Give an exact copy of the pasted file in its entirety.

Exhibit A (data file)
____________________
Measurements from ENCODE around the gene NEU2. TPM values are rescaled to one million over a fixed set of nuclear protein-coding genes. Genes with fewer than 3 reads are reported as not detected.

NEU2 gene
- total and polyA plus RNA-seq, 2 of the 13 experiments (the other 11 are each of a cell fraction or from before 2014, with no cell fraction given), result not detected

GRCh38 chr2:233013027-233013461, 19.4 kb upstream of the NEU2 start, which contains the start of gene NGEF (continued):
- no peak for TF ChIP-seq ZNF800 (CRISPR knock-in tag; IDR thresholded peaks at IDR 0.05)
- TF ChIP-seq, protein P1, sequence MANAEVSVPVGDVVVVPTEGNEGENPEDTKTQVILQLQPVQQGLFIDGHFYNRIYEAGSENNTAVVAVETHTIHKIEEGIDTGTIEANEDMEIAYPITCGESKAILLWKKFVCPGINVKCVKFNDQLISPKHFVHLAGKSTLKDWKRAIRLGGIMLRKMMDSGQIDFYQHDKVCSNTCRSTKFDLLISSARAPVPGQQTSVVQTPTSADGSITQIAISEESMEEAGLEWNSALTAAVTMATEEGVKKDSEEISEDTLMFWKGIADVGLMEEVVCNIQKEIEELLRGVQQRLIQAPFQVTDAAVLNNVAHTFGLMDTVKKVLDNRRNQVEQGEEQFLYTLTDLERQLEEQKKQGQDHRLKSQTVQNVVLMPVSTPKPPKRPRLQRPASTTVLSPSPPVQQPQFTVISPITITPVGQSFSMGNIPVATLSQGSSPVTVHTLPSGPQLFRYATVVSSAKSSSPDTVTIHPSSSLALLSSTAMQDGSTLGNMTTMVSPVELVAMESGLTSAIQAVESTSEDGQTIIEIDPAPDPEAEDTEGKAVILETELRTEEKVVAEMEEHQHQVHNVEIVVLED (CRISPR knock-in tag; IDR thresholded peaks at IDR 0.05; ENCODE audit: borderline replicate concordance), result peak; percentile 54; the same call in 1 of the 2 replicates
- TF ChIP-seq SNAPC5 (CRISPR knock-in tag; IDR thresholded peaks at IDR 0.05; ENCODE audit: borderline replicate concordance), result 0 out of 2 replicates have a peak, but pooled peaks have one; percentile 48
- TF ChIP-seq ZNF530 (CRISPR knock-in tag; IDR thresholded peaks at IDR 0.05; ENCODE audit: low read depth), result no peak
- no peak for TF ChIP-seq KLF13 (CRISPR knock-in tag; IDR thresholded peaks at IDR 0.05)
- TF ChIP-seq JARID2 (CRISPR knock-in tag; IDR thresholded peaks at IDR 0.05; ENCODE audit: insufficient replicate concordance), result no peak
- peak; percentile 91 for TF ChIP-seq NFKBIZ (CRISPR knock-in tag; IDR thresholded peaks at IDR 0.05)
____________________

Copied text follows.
Measurements from ENCODE around the gene NEU2. TPM values are rescaled to one million over a fixed set of nuclear protein-coding genes. Genes with fewer than 3 reads are reported as not detected.

NEU2 gene
- total and polyA plus RNA-seq, 2 of the 13 experiments (the other 11 are each of a cell fraction or from before 2014, with no cell fraction given), result not detected

GRCh38 chr2:233013027-233013461, 19.4 kb upstream of the NEU2 start, which contains the start of gene NGEF (continued):
- no peak for TF ChIP-seq ZNF800 (CRISPR knock-in tag; IDR thresholded peaks at IDR 0.05)
- TF ChIP-seq, protein P1, sequence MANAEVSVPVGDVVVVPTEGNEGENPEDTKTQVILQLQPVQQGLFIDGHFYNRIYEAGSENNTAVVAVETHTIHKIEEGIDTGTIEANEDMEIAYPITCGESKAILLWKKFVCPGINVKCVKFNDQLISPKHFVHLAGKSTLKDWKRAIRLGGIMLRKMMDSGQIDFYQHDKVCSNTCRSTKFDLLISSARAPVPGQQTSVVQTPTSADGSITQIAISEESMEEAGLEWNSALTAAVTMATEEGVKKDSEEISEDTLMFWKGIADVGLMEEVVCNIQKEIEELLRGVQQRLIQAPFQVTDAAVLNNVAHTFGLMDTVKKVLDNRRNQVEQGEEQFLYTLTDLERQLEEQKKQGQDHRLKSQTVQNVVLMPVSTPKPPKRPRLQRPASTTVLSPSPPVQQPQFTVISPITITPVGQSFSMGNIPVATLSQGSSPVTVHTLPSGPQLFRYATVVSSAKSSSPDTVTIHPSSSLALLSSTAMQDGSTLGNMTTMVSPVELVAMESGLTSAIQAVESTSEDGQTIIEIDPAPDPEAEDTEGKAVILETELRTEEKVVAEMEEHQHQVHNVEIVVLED (CRISPR knock-in tag; IDR thresholded peaks at IDR 0.05; ENCODE audit: borderline replicate concordance), result peak; percentile 54; the same call in 1 of the 2 replicates
- TF ChIP-seq SNAPC5 (CRISPR knock-in tag; IDR thresholded peaks at IDR 0.05; ENCODE audit: borderline replicate concordance), result 0 out of 2 replicates have a peak, but pooled peaks have one; percentile 48
- TF ChIP-seq ZNF530 (CRISPR knock-in tag; IDR thresholded peaks at IDR 0.05; ENCODE audit: low read depth), result no peak
- no peak for TF ChIP-seq KLF13 (CRISPR knock-in tag; IDR thresholded peaks at IDR 0.05)
- TF ChIP-seq JARID2 (CRISPR knock-in tag; IDR thresholded peaks at IDR 0.05; ENCODE audit: insufficient replicate concordance), result no peak
- peak; percentile 91 for TF ChIP-seq NFKBIZ (CRISPR knock-in tag; IDR thresholded peaks at IDR 0.05)